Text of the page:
One of these opportunities is sustainable tourism. The United Nations Environment Programme (UNEP) states that sustainable tourism requires the “informed participation of all relevant stakeholders, as well as strong political leadership to ensure wide participation and consensus building.” In order to achieve this objective, the United Nations are calling for a Global Ethics-Code for Tourism. This code aspires to strengthen the positive effects of tourism, such as a higher cultural awareness and a stable economy. Furthermore, it is aimed at minimizing the negative aspects of unsustainable tourism, for example damaged nature or vanishing cultural identities.
Mass tourism harmed cultural identities for centuries but now diversity is cherished by tourists
On big issue are cultural identities being by-passed by the mass tourism. However, Louis D’Amore, president and founder of the International Institute for Peace Through Tourism (IIPT), mentions that travelers are not only seeking to experience the country anymore. Nowadays they strive to meet the locals as well as to comprehend their culture and history. This statement is supported by the fact that the fastest growing tourism sectors are the cultural and educational journeys. This trend creates a new generation of global citizens. People are motivated to comprehend cultural differences, which will automatically decrease prejudice. In a broader context, these travelers function as cultural diplomats as they create friendships and promote their newly achieved perspectives, once they are back in their home countries. The exchange of experience and can lead to reconciliation as well as curing the damage caused by a conflict between nations.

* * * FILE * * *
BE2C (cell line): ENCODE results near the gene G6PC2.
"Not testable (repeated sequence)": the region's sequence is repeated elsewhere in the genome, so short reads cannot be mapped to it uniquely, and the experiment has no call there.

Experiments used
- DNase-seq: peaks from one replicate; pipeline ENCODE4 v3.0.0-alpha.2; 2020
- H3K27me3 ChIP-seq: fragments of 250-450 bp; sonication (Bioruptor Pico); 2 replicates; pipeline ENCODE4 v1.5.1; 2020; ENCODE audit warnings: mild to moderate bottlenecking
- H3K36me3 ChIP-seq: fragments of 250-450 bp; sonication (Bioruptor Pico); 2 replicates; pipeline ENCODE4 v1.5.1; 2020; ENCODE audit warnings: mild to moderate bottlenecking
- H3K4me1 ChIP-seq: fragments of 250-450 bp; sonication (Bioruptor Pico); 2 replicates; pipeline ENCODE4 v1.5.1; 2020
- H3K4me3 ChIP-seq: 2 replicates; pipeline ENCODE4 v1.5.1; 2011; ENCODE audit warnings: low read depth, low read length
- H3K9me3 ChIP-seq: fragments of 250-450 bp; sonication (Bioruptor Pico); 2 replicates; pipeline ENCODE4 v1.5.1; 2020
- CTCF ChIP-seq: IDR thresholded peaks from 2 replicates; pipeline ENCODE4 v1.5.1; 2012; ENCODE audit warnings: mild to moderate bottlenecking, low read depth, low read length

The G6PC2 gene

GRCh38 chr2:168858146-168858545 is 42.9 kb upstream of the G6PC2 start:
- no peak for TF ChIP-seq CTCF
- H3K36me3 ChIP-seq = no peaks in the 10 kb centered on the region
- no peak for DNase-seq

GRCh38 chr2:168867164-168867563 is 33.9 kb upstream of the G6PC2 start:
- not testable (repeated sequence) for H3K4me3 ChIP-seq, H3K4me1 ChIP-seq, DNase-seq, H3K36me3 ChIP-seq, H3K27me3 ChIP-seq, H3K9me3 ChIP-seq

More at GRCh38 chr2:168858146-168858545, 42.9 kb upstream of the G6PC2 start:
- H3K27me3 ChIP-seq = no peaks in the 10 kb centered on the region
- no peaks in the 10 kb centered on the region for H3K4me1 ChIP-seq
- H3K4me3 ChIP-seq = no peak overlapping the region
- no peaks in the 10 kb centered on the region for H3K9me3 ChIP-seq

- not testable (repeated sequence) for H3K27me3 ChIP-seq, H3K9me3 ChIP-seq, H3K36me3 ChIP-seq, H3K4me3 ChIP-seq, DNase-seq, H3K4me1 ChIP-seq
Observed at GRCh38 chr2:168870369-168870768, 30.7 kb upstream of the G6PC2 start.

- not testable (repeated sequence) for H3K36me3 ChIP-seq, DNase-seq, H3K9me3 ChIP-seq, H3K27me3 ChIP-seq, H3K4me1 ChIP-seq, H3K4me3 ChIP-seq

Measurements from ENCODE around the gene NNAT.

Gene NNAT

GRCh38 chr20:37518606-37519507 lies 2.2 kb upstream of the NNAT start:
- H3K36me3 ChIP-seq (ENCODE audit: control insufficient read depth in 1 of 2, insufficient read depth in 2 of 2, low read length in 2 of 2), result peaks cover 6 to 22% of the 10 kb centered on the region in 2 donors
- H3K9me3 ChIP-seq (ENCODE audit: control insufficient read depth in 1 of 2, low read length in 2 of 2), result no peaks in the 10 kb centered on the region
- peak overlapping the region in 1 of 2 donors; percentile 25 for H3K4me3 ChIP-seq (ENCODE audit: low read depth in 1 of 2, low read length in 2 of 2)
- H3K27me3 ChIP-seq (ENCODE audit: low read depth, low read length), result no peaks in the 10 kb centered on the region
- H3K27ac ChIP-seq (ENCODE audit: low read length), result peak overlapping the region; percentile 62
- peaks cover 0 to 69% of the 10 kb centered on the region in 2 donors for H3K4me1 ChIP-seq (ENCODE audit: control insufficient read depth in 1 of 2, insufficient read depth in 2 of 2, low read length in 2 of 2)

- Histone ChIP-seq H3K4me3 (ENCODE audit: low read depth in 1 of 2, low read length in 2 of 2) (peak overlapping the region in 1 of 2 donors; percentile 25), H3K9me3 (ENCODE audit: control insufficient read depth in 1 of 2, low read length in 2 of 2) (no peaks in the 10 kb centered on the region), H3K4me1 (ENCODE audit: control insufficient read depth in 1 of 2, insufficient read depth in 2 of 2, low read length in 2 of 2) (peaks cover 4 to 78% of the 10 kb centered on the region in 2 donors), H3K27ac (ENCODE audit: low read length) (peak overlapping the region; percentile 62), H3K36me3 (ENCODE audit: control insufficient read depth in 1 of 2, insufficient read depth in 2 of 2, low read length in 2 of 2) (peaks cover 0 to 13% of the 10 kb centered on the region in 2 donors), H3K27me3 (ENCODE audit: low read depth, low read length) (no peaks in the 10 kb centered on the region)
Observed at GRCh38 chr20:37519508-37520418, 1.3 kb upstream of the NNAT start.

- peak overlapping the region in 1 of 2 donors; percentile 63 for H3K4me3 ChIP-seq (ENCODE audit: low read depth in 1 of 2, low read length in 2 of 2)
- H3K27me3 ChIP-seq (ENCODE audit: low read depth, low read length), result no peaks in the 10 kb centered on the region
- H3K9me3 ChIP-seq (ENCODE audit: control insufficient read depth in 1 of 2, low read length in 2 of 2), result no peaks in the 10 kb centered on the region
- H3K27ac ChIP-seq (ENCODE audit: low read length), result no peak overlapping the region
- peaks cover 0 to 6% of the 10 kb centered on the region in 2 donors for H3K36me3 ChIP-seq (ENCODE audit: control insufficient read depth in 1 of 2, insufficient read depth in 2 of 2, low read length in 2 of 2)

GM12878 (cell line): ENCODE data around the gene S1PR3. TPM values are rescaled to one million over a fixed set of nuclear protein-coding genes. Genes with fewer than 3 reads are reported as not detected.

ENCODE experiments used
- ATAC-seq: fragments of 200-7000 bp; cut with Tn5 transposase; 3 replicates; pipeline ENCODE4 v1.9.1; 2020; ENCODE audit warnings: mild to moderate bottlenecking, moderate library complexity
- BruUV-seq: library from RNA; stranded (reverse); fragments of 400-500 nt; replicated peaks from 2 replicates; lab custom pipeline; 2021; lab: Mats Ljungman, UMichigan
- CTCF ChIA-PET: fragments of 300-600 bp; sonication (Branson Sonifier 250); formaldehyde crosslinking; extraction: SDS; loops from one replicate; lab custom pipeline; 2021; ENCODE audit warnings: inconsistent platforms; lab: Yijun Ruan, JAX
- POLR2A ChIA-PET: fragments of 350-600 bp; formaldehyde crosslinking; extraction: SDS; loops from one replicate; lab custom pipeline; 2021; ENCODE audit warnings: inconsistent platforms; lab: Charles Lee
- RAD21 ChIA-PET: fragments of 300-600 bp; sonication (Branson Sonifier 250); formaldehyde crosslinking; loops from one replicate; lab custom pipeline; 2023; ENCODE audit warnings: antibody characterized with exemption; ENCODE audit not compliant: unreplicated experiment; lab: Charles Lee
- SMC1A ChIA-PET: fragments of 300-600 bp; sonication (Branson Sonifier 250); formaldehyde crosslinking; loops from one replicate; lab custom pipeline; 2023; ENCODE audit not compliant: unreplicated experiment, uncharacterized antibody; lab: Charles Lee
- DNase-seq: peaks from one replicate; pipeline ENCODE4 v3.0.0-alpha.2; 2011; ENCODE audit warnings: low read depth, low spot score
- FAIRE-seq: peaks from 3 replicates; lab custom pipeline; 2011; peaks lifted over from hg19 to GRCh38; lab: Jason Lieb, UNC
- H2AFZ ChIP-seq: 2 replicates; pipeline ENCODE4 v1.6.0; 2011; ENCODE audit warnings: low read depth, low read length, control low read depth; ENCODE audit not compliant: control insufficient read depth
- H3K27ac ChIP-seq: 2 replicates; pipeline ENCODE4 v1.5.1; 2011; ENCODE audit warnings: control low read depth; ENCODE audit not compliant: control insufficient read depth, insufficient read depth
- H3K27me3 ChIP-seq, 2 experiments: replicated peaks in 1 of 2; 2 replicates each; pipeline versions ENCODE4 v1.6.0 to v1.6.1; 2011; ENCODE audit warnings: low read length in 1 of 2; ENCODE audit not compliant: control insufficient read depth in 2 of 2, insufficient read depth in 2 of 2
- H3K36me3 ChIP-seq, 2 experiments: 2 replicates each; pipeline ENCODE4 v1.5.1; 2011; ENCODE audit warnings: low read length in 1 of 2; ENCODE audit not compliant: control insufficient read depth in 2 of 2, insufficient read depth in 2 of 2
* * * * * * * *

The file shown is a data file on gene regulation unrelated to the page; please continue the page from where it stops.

The new trends in tourism can change politics and can be valued as an opportunity to decrease the threat of conflicts. Even though the world is becoming a global village, cultural diversity is promoted more than ever and a new mutual understanding is created. As citizens of the world started to take the first step toward a more peaceful world through respecting cultural diversities, politicians still have to follow. By creating policies, such as the Global Ethics-Code for tourism the collaboration amongst nations can be reinforced and the sustainable development of countries will be strengthened.
Sustainable tourism decreases prejudice and creates mutual understanding
Even hotel chain Marriott stated at the recent World Economic Forum that “the more people experience other countries and cultures, the more peace will spread.” Furthermore, the UNWTO Secretary General, Taleb Rifai, explains that, the Globalization should function as a role model and promote a more tolerant world. This world should be ruled by respect between countries and cultures. Therefore, sustainable tourism can function as peace maker. It considers the values of different nations as well as cultures. It establishes an environment, which involves all stakeholders and politics to build up a tourism industry that is based on consensus building and the partnership of all participants.